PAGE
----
NASCAR Race Weekend Central

5 Points to Ponder: 2/3 Season Champ, a Veteran’s First Chase & Bring on the Dirt

Kyle Busch, Sprint Cup Champ?

What a blistering run of form it’s been for Busch over the last month, winning three of the four completed races and finishing a respectable 17th at Daytona International Speedway in the only race he didn’t win. Busch now sits just 58 points back from 30th place, having made up some 70 points in the last two races alone. At this point it is probably not so much a question of if but when he cracks the top 30 and seals his Chase berth.

Assuming he does indeed vault the final hurdle, expect Busch to be a serious factor in the playoffs. And could we even be looking at the first NASCAR champion to finish just two thirds of the races run? Busch’s team, Joe Gibbs Racing, has had an exceptional couple of weeks but as we look ahead to the Chase we’re still looking at five mile-and-a-half races with the 2015 impossible to pass the leader package: a package at which JGR has not excelled this season. But should these recent signs of improvement from JGR spill over into the Chase, Busch will be a bonafide threat to win it all by the time we get to Homestead-Miami Speedway. And what a story that would be.

Jamie McMurray Edges Closer to the Chase

After running well for much of the race at New Hampshire, late race engine issues saw McMurray relegated to a lowly 26th-place finish. All told, the 14-year, 457-race veteran sits ninth in the overall points standings, but more importantly he is first on the list of six drivers who would qualify without a win. In the next seven races that list of six is liable to be culled some but probably not significantly. I’d expect at least five of the seven remaining pre-Chase races would be won by 2015 winners, and assuming Busch makes the top 30, we might only be looking at three to four spots available for winless drivers. As of now, McMurray is sitting in the proverbial catbird seat hoping to make the first Chase of his long stock car racing career.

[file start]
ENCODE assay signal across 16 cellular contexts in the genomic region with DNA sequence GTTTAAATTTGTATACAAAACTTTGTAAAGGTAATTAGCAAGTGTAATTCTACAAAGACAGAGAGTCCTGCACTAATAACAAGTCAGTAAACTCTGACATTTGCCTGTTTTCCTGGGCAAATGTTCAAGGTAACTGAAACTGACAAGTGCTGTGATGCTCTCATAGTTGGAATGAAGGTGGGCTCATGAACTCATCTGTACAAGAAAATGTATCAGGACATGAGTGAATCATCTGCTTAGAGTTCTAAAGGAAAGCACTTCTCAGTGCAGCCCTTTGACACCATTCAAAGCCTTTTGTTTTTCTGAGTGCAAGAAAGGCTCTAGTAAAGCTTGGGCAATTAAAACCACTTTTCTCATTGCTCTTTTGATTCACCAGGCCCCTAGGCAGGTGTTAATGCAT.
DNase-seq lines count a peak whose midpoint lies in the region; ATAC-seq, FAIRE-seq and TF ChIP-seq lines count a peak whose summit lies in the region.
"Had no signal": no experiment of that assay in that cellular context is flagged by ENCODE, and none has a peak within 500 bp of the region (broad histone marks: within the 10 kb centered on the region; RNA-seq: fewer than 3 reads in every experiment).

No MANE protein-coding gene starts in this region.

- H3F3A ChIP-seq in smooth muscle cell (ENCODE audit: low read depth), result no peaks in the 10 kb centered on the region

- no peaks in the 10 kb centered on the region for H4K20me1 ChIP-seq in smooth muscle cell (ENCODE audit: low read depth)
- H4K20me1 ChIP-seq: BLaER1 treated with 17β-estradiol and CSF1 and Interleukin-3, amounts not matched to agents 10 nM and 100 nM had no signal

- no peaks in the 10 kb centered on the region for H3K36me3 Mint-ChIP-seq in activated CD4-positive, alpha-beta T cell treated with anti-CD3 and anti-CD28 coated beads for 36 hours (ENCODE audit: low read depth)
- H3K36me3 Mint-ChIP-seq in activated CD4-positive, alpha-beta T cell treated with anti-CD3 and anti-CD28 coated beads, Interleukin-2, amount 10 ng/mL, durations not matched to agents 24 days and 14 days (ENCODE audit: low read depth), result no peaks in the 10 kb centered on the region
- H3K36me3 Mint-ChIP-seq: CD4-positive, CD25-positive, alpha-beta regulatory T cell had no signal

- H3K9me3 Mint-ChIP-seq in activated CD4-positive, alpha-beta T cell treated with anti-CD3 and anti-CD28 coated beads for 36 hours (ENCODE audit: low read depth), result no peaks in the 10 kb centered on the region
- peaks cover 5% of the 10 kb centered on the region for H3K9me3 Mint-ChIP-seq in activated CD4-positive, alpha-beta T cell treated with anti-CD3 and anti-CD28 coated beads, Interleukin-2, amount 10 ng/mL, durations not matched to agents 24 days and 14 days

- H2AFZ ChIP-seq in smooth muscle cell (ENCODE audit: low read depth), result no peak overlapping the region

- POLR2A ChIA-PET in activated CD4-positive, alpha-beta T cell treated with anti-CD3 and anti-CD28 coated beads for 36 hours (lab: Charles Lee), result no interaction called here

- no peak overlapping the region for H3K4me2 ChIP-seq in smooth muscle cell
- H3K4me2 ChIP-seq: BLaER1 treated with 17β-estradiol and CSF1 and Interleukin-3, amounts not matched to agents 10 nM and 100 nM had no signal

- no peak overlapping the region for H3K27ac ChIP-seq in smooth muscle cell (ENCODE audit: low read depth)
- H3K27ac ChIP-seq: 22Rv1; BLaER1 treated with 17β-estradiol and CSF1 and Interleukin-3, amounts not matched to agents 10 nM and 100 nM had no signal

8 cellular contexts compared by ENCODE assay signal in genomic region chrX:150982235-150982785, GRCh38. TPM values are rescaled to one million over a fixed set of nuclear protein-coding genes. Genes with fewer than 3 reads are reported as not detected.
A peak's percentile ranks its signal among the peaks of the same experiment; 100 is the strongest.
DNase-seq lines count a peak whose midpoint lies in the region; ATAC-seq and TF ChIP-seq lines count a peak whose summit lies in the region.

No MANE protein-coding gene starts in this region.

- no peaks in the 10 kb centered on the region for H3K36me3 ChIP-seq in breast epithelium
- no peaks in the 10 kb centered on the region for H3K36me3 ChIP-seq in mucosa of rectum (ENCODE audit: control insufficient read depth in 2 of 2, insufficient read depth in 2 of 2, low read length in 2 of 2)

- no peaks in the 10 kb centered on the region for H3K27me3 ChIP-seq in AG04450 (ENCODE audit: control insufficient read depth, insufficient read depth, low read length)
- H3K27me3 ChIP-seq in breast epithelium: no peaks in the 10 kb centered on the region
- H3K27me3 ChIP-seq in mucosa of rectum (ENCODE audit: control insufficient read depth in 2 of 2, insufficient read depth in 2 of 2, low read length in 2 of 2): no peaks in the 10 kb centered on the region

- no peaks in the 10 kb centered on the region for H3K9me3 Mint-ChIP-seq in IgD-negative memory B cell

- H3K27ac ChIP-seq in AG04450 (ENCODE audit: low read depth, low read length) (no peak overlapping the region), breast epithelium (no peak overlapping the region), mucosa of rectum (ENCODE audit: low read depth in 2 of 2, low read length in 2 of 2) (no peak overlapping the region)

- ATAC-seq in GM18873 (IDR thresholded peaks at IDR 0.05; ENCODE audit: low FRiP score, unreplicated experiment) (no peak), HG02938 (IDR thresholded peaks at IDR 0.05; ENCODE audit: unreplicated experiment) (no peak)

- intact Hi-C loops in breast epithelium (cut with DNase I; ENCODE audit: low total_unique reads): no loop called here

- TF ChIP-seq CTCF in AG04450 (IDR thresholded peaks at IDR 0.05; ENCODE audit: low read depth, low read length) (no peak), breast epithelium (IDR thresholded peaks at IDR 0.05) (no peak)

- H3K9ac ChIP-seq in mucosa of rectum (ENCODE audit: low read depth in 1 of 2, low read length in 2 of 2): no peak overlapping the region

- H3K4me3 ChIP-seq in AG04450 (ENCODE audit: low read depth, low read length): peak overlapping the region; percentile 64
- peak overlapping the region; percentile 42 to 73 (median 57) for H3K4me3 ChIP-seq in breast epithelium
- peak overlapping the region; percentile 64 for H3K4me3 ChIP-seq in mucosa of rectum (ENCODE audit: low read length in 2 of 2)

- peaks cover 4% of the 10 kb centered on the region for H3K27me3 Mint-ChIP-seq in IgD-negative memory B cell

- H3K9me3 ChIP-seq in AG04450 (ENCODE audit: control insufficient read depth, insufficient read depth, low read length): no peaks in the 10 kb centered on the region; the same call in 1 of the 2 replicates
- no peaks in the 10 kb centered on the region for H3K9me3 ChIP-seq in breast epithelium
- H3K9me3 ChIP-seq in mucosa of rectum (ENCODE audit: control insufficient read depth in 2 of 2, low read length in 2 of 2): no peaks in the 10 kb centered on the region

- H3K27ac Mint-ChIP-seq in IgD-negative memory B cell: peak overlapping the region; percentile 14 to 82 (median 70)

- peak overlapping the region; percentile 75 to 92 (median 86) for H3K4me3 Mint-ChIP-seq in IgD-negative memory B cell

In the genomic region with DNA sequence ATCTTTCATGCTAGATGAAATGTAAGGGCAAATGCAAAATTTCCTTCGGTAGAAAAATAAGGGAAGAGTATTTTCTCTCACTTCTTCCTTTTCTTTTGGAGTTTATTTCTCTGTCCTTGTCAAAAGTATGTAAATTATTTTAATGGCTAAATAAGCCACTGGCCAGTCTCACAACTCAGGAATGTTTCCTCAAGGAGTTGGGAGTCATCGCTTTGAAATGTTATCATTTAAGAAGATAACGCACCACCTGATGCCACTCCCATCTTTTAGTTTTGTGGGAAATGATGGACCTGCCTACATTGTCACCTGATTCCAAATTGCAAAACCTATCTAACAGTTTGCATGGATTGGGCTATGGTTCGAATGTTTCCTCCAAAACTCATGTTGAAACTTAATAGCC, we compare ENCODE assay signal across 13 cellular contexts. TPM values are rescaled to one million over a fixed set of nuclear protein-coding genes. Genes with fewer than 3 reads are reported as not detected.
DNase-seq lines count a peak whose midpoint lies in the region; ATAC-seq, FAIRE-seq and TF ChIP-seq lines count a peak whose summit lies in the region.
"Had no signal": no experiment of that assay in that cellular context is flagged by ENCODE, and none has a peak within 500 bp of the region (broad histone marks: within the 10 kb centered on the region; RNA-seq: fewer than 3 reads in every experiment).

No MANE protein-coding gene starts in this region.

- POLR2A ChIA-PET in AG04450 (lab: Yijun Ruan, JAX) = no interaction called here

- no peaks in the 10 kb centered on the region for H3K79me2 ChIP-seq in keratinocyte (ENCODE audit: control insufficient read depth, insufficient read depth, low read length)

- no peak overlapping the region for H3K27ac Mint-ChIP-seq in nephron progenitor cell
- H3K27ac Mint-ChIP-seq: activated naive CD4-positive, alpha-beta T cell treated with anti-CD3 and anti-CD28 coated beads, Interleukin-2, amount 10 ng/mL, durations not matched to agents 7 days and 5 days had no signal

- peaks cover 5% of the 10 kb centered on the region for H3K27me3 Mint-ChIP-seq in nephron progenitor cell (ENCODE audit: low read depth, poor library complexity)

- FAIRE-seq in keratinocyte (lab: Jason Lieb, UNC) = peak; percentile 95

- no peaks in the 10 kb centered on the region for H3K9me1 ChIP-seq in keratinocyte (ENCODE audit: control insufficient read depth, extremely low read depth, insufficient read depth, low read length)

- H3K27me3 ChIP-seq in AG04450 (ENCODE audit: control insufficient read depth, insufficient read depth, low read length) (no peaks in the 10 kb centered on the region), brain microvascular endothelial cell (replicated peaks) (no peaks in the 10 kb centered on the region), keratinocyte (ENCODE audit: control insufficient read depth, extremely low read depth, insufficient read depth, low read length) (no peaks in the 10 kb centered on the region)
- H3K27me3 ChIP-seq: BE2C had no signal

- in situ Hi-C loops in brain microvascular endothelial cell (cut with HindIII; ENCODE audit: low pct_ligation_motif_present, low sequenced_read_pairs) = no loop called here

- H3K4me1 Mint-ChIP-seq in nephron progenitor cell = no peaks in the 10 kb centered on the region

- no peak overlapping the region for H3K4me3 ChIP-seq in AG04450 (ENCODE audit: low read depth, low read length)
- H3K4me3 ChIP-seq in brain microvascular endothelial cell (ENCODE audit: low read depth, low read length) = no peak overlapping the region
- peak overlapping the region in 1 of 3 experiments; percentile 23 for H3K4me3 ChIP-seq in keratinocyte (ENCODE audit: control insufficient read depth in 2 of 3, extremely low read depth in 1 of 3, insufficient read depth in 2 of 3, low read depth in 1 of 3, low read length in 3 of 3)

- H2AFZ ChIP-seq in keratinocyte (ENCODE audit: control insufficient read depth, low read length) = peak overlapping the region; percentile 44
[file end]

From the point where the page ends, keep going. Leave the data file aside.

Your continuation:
McMurray’s first full season was in 2003, the last year of the old format, and since then he has been close but not quite close enough to make the playoffs. This year looks like the year he finally breaks that hoodoo. Of course the real question is, should he make it, can he make any noise? And he only has to look at how far Ryan Newman got in 2015 to know that whilst winning is important it’s not everything. He’ll be one to watch for sure if he makes it in.

Sophomore Slump

And while I’m on the subject of CGR drivers, it was another terrible weekend for Kyle Larson who is enduring a textbook sophomore slump of a season. The 22-year old has just one top-five finish all season, third place at Dover International Speedway, and only five top-10 runs: good for an averaging finishing position of 21.0 nearly seven places worse than his average for the whole of the 2014 season. Larson has also led just 100 laps; 90 of which came during the race at Bristol Motor Speedway. In the last three weeks, Larson has finished 39th at Daytona International Speedway, 35th at Kentucky Speedway and 31st at New Hampshire Motor Speedway this past Sunday.

The only positive he can take is that at least his result line is trending upward, albeit gradually. All is not lost quite yet, though, as in the seven races between now and the Chase, Larson has good previous form. He was seventh at the Brickyard last year, fourth at Watkins Glen International and eighth at Darlington Raceway. At Pocono Raceway, his three finishes have been fifth and 11th in 2014 and eighth earlier this year and he has comparable results at Bristol – 10th, 12th and seventh. At the start of this season nearly every NASCAR expert tipped Larson to pick up a maiden victory in 2015. Can he pick up that elusive win in the next seven weeks and make the Chase? It’s a “long-ish” shot, certainly, but it isn’t out of the question.

The Lobster Trophy